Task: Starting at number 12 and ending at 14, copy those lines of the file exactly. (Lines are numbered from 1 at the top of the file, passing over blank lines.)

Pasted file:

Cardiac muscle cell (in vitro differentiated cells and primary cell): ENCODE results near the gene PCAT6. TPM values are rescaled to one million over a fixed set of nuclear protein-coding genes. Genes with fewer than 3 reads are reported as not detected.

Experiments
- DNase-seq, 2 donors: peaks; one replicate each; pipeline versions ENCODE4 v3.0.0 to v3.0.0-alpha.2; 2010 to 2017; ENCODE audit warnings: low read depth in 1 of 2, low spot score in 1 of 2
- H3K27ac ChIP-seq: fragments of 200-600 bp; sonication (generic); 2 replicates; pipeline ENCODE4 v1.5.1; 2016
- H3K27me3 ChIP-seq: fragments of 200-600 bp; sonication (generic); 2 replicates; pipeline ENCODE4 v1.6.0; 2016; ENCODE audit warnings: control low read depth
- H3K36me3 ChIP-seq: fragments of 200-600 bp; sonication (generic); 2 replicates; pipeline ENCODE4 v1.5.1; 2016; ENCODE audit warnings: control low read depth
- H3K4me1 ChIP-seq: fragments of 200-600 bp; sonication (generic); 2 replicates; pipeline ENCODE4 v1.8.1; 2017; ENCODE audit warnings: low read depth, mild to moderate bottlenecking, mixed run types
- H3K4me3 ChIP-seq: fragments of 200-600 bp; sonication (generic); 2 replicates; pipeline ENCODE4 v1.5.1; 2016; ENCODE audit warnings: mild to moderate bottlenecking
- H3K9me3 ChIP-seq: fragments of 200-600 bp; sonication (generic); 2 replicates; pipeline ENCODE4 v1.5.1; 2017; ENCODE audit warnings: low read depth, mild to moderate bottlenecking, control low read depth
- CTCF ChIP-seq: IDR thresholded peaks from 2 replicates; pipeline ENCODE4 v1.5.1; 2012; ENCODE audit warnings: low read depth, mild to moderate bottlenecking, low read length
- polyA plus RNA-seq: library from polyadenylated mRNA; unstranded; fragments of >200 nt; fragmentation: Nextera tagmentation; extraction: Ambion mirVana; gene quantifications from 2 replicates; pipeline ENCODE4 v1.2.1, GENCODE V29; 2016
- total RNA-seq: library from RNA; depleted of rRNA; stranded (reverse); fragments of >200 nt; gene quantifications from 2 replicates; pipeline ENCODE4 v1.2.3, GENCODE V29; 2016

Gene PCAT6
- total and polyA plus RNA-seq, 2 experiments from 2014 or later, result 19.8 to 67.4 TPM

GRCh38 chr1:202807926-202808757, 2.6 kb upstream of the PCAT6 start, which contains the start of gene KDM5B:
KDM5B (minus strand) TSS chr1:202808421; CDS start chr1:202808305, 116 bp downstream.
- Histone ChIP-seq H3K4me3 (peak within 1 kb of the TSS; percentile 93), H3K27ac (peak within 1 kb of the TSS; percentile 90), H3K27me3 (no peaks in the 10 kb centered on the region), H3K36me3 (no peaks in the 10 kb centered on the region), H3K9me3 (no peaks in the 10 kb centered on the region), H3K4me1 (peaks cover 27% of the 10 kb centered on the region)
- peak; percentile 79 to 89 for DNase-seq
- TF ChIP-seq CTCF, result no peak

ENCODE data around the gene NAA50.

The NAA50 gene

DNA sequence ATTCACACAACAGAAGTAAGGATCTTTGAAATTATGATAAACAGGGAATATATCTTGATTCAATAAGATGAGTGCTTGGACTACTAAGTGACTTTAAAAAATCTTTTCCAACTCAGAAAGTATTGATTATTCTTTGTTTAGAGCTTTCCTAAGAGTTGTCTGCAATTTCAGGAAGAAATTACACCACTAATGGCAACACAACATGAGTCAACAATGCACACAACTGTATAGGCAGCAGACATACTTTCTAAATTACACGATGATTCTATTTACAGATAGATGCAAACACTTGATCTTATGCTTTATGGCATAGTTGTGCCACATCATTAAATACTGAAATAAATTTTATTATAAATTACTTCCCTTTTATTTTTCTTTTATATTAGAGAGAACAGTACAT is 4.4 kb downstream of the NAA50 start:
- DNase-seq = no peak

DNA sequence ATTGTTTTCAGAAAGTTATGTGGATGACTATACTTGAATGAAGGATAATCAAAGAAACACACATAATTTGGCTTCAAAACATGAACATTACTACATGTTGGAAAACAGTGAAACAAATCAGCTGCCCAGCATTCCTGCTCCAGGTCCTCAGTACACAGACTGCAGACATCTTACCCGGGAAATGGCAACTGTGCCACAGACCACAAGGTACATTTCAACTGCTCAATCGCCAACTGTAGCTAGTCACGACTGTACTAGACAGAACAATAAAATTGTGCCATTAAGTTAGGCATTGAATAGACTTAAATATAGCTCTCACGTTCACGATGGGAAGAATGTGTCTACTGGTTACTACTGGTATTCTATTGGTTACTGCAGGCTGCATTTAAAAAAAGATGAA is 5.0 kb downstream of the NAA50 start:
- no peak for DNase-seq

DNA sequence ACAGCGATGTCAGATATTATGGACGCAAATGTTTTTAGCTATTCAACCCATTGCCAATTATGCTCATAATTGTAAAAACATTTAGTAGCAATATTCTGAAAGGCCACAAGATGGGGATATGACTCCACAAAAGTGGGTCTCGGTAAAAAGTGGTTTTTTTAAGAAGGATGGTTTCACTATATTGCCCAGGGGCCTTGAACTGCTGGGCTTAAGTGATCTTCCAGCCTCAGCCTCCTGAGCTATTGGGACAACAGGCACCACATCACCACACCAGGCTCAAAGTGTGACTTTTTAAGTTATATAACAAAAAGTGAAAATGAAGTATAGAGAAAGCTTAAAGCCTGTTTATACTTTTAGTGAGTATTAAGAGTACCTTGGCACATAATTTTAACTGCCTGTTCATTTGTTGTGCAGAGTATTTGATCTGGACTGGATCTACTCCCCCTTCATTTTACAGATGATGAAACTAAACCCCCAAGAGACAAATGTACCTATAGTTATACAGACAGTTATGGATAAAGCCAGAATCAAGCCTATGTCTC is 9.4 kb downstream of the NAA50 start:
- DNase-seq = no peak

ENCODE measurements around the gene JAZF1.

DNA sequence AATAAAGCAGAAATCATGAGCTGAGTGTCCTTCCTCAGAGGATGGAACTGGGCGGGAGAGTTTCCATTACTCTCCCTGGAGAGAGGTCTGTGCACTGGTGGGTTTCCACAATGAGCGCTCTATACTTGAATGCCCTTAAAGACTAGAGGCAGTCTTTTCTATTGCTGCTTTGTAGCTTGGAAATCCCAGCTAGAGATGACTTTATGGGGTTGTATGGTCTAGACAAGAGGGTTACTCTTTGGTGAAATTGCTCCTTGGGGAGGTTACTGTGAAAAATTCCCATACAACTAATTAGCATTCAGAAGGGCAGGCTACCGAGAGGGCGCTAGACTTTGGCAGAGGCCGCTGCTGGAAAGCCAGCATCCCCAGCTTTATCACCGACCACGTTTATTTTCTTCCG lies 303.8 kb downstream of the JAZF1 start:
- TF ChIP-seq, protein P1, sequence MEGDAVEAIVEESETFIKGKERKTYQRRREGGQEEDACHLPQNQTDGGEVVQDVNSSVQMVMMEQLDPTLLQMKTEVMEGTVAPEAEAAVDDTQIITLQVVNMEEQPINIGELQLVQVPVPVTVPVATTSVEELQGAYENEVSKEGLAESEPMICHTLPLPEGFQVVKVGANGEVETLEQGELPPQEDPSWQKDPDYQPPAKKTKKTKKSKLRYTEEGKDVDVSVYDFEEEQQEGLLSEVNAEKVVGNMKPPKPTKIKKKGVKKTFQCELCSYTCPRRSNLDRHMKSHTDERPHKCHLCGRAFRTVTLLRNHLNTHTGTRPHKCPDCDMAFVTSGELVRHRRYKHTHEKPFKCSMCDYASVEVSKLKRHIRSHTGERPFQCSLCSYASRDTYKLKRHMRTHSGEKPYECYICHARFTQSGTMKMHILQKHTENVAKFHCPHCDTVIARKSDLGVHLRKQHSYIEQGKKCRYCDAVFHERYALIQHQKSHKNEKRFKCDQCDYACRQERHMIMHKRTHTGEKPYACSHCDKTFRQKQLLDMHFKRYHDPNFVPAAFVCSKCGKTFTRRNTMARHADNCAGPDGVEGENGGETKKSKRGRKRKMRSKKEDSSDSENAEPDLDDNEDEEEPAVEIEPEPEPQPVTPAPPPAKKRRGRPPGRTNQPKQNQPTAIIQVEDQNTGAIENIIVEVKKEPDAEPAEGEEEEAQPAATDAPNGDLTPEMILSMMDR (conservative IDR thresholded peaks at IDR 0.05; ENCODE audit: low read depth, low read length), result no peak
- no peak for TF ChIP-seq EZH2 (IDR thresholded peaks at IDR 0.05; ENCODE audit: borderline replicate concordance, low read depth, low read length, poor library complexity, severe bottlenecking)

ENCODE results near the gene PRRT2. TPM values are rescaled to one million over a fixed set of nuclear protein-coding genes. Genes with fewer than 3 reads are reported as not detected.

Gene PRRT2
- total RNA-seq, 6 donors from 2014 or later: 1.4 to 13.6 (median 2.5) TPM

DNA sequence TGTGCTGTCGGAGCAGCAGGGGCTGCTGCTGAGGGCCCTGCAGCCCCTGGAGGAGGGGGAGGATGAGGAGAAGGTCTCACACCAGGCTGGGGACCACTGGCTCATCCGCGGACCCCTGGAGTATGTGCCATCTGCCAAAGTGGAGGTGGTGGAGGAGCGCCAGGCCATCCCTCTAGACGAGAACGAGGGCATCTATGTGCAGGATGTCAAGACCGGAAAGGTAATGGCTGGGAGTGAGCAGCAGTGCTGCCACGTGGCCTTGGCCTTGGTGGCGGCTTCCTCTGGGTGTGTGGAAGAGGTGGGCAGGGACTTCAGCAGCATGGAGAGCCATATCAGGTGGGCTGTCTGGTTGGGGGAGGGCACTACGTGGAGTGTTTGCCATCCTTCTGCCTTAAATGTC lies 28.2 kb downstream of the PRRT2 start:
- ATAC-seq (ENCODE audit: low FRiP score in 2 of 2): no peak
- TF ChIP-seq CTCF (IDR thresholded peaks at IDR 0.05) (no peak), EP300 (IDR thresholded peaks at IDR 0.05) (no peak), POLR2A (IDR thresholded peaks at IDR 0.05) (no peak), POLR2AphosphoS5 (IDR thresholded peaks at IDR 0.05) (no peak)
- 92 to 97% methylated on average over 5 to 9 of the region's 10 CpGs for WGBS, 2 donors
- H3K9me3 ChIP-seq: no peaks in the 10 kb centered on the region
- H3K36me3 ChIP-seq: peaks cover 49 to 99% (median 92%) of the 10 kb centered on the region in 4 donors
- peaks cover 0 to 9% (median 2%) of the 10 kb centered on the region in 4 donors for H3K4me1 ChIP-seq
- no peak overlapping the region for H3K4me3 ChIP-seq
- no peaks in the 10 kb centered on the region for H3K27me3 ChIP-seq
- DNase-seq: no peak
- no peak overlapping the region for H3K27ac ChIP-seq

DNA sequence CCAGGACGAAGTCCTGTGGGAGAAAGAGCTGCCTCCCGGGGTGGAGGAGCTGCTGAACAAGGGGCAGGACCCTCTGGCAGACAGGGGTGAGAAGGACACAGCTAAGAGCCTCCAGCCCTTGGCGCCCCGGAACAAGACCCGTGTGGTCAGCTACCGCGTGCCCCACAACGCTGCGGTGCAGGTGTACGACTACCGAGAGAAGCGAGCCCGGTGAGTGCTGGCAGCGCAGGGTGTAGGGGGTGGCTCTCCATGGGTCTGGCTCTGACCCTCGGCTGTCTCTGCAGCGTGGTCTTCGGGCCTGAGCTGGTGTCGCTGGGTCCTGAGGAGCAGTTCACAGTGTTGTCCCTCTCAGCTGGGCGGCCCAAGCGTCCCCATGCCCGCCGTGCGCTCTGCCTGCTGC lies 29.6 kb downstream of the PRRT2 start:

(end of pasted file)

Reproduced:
- total RNA-seq: library from RNA; depleted of rRNA; stranded (reverse); fragments of >200 nt; gene quantifications from 2 replicates; pipeline ENCODE4 v1.2.3, GENCODE V29; 2016

Gene PCAT6
- total and polyA plus RNA-seq, 2 experiments from 2014 or later, result 19.8 to 67.4 TPM